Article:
Frankenstein started to progress his role as a father when the creature explained why he was a murderer. 'I compassionated him... buy when I looked upon him my heart sickened' Victor's role as a father had become much clearer when he began to feel sorry for his child, like a true father, however this did not last long when Victor once again glanced at his child face he senses hatred. It is this barrier of the creature's appearance that is holding Victor back, making him a failure to be taken upon a father's role. In Frankenstein Mary Shelley strongly shows that nothing is born bad, but is the lack of nurture that decides whether a child is brought up to become either good or evil. This is shown when the creature discovers how to produce a fire, then nurtures it self that it can be used to warm itself. However due to the lack of nurturing he uses this fire for the wrong reasons such as using it to light the cottage. But the prime example of the concept of creation and nurture Frankenstein creating an monster, not realising the out come of this ambition to bring the dead back to life, then also to failing to nurture this creature and as a result brings unhappiness to this world. Mary Shelley proves that even though Frankenstein was a scientific success, he didn't nurture its child hence it is claimed as a parental failure. Ramiz Ahmed 11G English Coursework ...read more.

The above preview is unformatted text

This student written piece of work is one of many that can be found in our GCSE Mary Shelley section.

Found what you're looking for?

  • Start learning 29% faster today
  • 150,000+ documents available
  • Just £6.99 a month

Not the one? Search for your essay title...
  • Join over 1.2 million students every month
  • Accelerate your learning by 29%
  • Unlimited access from just £6.99 per month

See related essaysSee related essays

Related GCSE Mary Shelley essays

  1. GCSE Media Assignment: “Frankenstein” - Compare the opening sequences of Mary Shelley’s novel ‘Frankenstein’ ...

    psychology of horror and terror; the appearance of the sublime; a sense of mystery and dread; the appealing hero/villain; the distressed heroine and usually a strong moral closure. Many of the above mentioned elements appear in 'Frankenstein'. For example, nature is used frequently to create atmosphere.

  2. How does Mary Shelley present Frankenstein the monster and what do we find out ...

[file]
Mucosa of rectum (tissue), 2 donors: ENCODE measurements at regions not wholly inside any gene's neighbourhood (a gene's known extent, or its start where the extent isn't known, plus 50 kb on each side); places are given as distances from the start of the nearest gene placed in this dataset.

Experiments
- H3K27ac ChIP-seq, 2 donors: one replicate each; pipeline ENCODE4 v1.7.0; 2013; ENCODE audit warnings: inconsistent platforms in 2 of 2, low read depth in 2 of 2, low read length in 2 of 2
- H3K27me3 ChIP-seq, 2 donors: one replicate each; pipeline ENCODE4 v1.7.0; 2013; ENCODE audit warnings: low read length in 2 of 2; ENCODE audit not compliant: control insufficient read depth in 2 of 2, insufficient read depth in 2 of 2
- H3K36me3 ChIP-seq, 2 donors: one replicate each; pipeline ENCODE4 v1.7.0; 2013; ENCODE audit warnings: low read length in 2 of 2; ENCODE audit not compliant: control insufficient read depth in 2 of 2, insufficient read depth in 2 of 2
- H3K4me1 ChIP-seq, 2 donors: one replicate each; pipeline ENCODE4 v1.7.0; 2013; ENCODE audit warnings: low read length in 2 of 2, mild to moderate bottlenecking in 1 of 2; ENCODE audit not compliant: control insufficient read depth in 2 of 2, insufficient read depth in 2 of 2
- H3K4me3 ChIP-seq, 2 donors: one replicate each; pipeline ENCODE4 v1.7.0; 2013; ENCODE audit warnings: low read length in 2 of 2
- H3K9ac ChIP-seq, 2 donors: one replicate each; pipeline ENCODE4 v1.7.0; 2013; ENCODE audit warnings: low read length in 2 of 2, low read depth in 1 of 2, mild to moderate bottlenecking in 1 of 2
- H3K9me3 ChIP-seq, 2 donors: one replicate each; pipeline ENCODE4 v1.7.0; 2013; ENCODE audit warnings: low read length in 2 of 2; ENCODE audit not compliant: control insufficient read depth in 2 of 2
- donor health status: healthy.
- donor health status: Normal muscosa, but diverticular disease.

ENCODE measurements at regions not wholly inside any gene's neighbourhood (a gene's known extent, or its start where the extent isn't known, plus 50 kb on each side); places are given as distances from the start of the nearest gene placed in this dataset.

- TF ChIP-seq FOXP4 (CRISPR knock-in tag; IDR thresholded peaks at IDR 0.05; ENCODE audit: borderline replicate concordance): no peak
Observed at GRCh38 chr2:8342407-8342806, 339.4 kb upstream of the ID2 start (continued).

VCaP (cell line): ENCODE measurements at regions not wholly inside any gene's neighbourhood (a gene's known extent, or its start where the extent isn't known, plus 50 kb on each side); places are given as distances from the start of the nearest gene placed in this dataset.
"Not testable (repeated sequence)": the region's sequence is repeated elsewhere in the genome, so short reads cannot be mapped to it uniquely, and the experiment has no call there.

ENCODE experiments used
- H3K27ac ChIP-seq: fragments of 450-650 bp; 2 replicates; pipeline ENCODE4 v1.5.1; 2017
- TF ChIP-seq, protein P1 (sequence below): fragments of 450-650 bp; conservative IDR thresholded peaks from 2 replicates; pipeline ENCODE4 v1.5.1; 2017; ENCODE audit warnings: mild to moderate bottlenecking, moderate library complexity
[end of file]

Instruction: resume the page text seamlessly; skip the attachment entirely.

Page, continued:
turned my fury towards the inanimate cottage and garden' Mary Shelley is again building up the suspense of when the monster will switch. This showed that he couldn't put his mind onto killing humans so he took out his anger on the deserted cottage and garden by burning it.

  1. English coursework - Frankenstein

    However later on the creature explains that rage grasped hold of him as he realised that he would never enjoy her company. This explains that the creature is desperate to love someone, but because everyone treats him as if he is sub-human he is filled with fury, which is a natural human reaction.

  2. 'The novel is a powerful examination of, challenge to, what is good and evil ...

    He is tortured by guilt only for the deaths of his friends and family. 'They were dead, and I lived, their murderer also lived, and to destroy him I must drag out my weary existence;' This quote refers to Victor's quest, whereby he is convinced that only through completion of

  1. Frankenstein - Compare the opening sequences of Mary Shelley's novel 'Frankenstein' filmed by James ...

    Walton has decided to abandon his trip and return home. Victor's health eventually deteriorated and he died. Just after his death, Walton found the monster hanging over Victor's body. The monster speaks of his sufferings. Because of all the murders he has committed, he now hates himself.

  2. Compare and Contrast the episodes of the creation of the

    get revenge, as he was attracted to her, which made him feel more isolated. His plan worked and the young girl who he place the locket on, Justine, was hanged for the crime of murder. The sexual feelings he had towards Justine were what made him want a female companion

  • Over 160,000 pieces
    of student written work
  • Annotated by
    experienced teachers
  • Ideas and feedback to
    improve your own work